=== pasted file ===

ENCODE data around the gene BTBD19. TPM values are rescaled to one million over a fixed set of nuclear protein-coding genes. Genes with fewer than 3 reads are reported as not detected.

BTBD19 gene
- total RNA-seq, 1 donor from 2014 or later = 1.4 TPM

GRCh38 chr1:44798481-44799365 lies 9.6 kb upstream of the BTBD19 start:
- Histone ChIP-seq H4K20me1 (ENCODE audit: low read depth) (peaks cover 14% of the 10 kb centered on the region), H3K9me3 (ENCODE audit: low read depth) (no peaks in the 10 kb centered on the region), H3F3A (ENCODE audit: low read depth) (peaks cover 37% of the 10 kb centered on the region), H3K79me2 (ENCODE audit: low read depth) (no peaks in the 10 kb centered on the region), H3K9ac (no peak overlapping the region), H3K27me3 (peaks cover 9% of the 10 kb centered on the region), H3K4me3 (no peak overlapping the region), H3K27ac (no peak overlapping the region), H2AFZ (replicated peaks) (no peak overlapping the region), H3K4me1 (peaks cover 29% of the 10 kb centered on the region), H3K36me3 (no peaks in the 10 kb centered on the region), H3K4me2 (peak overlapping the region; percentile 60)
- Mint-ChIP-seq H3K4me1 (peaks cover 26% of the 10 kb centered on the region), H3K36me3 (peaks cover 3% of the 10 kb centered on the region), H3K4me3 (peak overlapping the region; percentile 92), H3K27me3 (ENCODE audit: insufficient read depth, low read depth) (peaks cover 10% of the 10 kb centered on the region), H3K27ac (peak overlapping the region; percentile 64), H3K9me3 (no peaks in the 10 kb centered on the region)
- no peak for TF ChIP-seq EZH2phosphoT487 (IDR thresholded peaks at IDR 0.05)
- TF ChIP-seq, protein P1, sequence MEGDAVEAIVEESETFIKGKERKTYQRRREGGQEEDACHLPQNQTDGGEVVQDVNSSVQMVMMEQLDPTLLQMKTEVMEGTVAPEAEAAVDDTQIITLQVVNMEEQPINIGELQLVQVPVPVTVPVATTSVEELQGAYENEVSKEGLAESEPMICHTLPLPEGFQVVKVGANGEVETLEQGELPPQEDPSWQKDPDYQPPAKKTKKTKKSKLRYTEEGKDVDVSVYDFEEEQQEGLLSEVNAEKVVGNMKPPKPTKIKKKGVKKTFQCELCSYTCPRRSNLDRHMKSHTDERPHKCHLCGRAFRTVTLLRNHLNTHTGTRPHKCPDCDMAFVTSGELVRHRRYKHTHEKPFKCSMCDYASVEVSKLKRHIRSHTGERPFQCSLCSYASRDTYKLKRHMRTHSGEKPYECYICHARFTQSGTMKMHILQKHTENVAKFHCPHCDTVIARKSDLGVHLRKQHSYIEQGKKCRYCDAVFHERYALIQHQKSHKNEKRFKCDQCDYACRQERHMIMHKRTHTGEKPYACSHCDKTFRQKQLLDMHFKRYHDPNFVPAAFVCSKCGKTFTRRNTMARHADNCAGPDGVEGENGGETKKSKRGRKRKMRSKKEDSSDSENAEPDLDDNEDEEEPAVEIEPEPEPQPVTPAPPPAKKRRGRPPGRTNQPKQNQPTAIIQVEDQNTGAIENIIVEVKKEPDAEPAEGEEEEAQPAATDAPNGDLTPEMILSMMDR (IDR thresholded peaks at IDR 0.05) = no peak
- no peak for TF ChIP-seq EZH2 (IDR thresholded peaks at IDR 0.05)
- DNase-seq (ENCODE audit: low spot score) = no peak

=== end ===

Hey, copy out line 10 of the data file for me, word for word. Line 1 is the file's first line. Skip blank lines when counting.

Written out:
- DNase-seq (ENCODE audit: low spot score) = no peak